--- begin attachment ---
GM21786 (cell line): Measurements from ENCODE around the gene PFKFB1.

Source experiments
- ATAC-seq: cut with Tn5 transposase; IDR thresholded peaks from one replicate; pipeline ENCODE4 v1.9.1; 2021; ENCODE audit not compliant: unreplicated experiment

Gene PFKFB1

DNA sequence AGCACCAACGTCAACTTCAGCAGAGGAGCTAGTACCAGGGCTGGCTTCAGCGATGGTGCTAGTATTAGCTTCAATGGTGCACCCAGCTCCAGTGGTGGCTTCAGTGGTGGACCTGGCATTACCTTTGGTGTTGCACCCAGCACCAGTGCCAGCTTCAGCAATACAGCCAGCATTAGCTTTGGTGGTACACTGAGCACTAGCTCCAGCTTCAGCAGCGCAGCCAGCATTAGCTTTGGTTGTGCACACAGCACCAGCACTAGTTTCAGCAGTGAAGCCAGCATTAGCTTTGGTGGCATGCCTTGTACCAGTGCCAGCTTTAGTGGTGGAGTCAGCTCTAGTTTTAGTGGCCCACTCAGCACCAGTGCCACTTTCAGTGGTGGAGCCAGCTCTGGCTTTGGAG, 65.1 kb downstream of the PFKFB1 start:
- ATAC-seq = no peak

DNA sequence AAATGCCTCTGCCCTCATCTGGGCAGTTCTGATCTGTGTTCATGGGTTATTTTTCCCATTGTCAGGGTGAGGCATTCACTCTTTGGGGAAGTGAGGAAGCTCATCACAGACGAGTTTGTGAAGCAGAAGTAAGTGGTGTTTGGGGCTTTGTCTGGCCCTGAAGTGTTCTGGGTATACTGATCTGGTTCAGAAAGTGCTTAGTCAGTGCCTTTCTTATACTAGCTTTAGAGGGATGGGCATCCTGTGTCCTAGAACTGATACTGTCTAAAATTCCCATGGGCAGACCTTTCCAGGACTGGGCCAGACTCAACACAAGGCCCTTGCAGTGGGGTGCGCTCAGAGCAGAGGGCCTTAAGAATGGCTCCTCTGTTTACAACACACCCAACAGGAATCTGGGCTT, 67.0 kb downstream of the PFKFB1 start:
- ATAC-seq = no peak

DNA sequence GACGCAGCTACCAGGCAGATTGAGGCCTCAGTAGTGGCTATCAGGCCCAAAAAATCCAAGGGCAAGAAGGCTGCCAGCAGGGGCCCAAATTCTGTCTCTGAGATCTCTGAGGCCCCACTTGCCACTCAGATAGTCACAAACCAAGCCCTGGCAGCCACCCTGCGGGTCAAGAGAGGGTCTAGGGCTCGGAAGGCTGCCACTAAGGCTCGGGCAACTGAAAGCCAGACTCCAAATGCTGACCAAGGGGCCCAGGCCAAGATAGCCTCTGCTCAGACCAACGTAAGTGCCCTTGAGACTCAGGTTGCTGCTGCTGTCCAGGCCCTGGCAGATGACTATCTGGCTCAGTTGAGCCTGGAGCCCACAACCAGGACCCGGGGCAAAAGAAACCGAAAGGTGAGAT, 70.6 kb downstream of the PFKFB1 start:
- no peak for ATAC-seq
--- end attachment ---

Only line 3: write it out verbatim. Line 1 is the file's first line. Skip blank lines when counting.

- ATAC-seq: cut with Tn5 transposase; IDR thresholded peaks from one replicate; pipeline ENCODE4 v1.9.1; 2021; ENCODE audit not compliant: unreplicated experiment